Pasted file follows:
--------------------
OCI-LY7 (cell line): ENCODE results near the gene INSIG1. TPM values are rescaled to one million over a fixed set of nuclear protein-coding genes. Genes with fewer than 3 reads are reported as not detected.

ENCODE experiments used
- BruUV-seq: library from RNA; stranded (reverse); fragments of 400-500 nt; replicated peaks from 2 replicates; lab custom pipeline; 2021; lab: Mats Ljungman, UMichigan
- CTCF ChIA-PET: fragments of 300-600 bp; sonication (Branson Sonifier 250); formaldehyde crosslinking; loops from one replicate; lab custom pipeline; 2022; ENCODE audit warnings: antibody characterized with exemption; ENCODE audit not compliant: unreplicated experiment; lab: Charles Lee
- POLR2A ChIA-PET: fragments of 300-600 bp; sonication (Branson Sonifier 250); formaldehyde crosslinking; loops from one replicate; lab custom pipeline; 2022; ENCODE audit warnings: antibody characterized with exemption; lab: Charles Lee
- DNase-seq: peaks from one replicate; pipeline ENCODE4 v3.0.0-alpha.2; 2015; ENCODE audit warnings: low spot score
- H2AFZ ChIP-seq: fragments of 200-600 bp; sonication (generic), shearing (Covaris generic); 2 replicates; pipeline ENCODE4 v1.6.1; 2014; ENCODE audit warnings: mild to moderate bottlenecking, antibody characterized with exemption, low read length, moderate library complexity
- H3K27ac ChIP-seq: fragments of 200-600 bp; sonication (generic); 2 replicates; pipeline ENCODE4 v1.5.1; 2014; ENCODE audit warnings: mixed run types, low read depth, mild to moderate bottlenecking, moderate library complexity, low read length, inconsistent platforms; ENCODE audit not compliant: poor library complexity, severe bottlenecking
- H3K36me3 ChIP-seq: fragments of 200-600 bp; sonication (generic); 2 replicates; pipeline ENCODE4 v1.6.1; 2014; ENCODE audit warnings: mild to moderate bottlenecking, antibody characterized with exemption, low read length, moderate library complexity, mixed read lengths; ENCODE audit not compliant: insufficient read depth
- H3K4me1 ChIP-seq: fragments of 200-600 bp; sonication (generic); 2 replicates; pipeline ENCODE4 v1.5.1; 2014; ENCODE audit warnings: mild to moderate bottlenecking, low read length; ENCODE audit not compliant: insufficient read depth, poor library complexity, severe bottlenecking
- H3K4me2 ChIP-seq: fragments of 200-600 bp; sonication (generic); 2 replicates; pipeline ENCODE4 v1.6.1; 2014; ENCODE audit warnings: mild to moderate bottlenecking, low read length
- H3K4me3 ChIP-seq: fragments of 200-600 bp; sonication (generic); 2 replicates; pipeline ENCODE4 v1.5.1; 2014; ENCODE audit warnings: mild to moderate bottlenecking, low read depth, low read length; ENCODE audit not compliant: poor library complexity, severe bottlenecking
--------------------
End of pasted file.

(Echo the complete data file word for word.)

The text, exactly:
OCI-LY7 (cell line): ENCODE results near the gene INSIG1. TPM values are rescaled to one million over a fixed set of nuclear protein-coding genes. Genes with fewer than 3 reads are reported as not detected.

ENCODE experiments used
- BruUV-seq: library from RNA; stranded (reverse); fragments of 400-500 nt; replicated peaks from 2 replicates; lab custom pipeline; 2021; lab: Mats Ljungman, UMichigan
- CTCF ChIA-PET: fragments of 300-600 bp; sonication (Branson Sonifier 250); formaldehyde crosslinking; loops from one replicate; lab custom pipeline; 2022; ENCODE audit warnings: antibody characterized with exemption; ENCODE audit not compliant: unreplicated experiment; lab: Charles Lee
- POLR2A ChIA-PET: fragments of 300-600 bp; sonication (Branson Sonifier 250); formaldehyde crosslinking; loops from one replicate; lab custom pipeline; 2022; ENCODE audit warnings: antibody characterized with exemption; lab: Charles Lee
- DNase-seq: peaks from one replicate; pipeline ENCODE4 v3.0.0-alpha.2; 2015; ENCODE audit warnings: low spot score
- H2AFZ ChIP-seq: fragments of 200-600 bp; sonication (generic), shearing (Covaris generic); 2 replicates; pipeline ENCODE4 v1.6.1; 2014; ENCODE audit warnings: mild to moderate bottlenecking, antibody characterized with exemption, low read length, moderate library complexity
- H3K27ac ChIP-seq: fragments of 200-600 bp; sonication (generic); 2 replicates; pipeline ENCODE4 v1.5.1; 2014; ENCODE audit warnings: mixed run types, low read depth, mild to moderate bottlenecking, moderate library complexity, low read length, inconsistent platforms; ENCODE audit not compliant: poor library complexity, severe bottlenecking
- H3K36me3 ChIP-seq: fragments of 200-600 bp; sonication (generic); 2 replicates; pipeline ENCODE4 v1.6.1; 2014; ENCODE audit warnings: mild to moderate bottlenecking, antibody characterized with exemption, low read length, moderate library complexity, mixed read lengths; ENCODE audit not compliant: insufficient read depth
- H3K4me1 ChIP-seq: fragments of 200-600 bp; sonication (generic); 2 replicates; pipeline ENCODE4 v1.5.1; 2014; ENCODE audit warnings: mild to moderate bottlenecking, low read length; ENCODE audit not compliant: insufficient read depth, poor library complexity, severe bottlenecking
- H3K4me2 ChIP-seq: fragments of 200-600 bp; sonication (generic); 2 replicates; pipeline ENCODE4 v1.6.1; 2014; ENCODE audit warnings: mild to moderate bottlenecking, low read length
- H3K4me3 ChIP-seq: fragments of 200-600 bp; sonication (generic); 2 replicates; pipeline ENCODE4 v1.5.1; 2014; ENCODE audit warnings: mild to moderate bottlenecking, low read depth, low read length; ENCODE audit not compliant: poor library complexity, severe bottlenecking